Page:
Food for thought: Is your brain missing something?

By Bonnie Berkowitz and Laura Stanton

Our brains need certain nutrients to keep us happy, focused and functioning at our best. But moderation is key, and gobbling more of a particular nutrient helps only if you’re making up for a deficiency, said neuroscience professor Gary Wenk, author of “Your Brain on Food: How Chemicals Control Your Thoughts and Feelings.” How do you know if you’re missing something? Wenk said you can make some educated guesses based on your age, sex and other characteristics. Here are some nutrients that affect brain health and examples of people who may need to add more of them to their diets.

 

Antioxidants

Who may need more?

What do they do? Antioxidants delay cognitive decline by neutralizing free radicals, byproducts of our oxygen-guzzling metabolism that damage cells by causing inflammation. People who exercise a lot tend to eat more and breathe more heavily, which results in more free radicals. Flavonoids, one type of antioxidant, improve blood flow to the brain and enhance its ability to form memories, especially in conjunction with exercise.

Foods that have them: Colorful vegetables and fruits, red wine, cocoa, calf and beef liver.

 

Caffeine

Who may need more?

What does it do? Caffeine seems to protect the brain, although scientists are not sure exactly how. A dose of five cups of coffee per day has been shown to dramatically reduce early Parkinson’s symptoms in many people (although once the disease has taken hold, it can make tremors worse). Dark chocolate, which contains caffeine and the mood-boosting neurotransmitter anandamide, also increases beneficial estrogen levels in men, post-menopausal women and women who are in the first few days of menstruation.

Foods that have it: Coffee, many kinds of tea, cocoa, many sodas, dark chocolate.

 

Omega-3 fatty acids

Who may need more?

What do they do? Omega-3s are anti-inflammatory and an important component of brain cell membranes. A deficiency has been linked to brain disorders such as depression. Correcting a deficiency can boost the brain’s plasticity, enhancing cognition and learning.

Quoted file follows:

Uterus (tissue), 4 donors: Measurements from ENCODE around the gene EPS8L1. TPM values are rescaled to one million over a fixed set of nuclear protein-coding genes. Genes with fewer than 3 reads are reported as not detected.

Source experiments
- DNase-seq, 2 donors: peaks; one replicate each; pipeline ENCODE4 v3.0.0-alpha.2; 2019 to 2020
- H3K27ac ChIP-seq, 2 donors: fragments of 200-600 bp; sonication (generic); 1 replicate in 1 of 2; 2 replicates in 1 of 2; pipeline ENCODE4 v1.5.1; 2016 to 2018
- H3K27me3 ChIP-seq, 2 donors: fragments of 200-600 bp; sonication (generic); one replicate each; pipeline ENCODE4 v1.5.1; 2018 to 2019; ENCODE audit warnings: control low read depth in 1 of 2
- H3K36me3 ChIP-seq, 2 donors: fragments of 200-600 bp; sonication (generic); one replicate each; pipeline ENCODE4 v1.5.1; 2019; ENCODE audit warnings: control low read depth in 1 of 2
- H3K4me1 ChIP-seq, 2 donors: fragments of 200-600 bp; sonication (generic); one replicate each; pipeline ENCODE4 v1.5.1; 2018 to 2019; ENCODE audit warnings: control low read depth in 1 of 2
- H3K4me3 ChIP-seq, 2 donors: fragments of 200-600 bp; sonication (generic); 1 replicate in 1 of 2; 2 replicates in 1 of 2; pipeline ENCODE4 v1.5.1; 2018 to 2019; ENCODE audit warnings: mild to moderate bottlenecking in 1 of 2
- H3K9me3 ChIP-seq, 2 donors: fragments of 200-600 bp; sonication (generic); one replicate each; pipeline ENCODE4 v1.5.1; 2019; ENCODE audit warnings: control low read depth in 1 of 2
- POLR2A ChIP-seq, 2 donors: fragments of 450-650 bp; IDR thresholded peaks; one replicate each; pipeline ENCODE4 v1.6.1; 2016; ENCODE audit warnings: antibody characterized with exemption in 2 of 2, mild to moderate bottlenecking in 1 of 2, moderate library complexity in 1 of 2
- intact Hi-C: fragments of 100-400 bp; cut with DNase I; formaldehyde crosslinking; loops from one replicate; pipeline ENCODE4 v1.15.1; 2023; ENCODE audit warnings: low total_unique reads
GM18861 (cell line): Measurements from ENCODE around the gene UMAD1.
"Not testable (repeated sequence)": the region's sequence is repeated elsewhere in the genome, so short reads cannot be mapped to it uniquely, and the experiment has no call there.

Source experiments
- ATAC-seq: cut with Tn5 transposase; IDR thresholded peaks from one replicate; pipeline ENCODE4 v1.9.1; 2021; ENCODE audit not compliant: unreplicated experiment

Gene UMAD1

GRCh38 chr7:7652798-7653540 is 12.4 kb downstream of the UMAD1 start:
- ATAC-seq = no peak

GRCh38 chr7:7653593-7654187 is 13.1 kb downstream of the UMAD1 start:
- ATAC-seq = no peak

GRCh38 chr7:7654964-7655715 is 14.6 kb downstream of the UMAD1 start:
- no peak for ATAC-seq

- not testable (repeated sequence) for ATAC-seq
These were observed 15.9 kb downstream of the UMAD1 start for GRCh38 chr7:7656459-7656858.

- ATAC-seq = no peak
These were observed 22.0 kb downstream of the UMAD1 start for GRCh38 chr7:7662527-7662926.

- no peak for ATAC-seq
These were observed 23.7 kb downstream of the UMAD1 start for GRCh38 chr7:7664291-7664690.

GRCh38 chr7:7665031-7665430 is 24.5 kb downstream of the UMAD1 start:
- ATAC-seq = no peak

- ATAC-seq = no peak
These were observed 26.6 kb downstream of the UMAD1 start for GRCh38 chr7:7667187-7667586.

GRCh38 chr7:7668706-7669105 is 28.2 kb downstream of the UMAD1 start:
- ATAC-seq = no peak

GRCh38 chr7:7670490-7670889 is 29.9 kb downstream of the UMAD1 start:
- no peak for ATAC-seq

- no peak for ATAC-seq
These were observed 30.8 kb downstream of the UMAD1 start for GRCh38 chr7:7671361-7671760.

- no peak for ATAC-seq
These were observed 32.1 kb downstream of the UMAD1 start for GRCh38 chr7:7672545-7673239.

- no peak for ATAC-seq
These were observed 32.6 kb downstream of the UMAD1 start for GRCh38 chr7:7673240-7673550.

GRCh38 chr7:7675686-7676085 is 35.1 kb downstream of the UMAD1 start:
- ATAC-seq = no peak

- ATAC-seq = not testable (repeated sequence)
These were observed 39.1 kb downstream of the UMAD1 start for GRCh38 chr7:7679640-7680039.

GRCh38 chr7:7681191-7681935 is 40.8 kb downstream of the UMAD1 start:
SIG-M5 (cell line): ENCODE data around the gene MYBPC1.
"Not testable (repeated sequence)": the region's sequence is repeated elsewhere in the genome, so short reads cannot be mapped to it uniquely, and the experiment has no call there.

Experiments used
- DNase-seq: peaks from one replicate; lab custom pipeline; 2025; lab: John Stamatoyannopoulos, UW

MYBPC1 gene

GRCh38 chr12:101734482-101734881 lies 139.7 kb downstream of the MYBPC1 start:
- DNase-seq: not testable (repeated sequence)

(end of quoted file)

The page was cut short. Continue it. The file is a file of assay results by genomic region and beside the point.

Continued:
Foods that have them: Salmon, tuna and other fatty fish, plants such as flaxseed, walnuts and other nuts.

 

B vitamins

Who may need more?

What do they do? The brain needs folate (or folic acid) to keep the enzymes related to energy metabolism humming along. If a woman is deficient, additional folate may improve memory and ease depression. Studies indicate it may also help protect the brain from dementia.

Foods that have them: Fatty fish, mushrooms, fortified products, milk, soy milk, cereal grains, orange juice, spinach, yeast.

 

Curcumin

Who may need more?

What does it do? The anti-inflammatory properties of curcumin, which is found in the spice turmeric, seem to protect the brain against Alzheimer’s and possibly Parkinson’s disease. Turmeric has been used in Asian herbal remedies for centuries to treat inflammatory diseases such as arthritis. (Bonus: Curcumin is also a powerful antioxidant.)

Foods that have it: Curry and some mustards contain it, and turmeric can be added to many foods.

 

Tryptophan

Who may need more?

What does it do? The brain uses this amino acid to make seratonin, an essential mood-regulating neurotransmitter. The brain can’t store tryptophan, so you need to get a regular supply from protein in your diet. Novice vegetarians who skimp on protein often lack it and within a week can suffer symptoms such as anxiety, irritability and depression.

Foods that have it: Eggs, nuts, spinach, dairy, red meat, fish, poultry (although contrary to popular myth, turkey doesn’t contain all that much).

Source: The Washington Post

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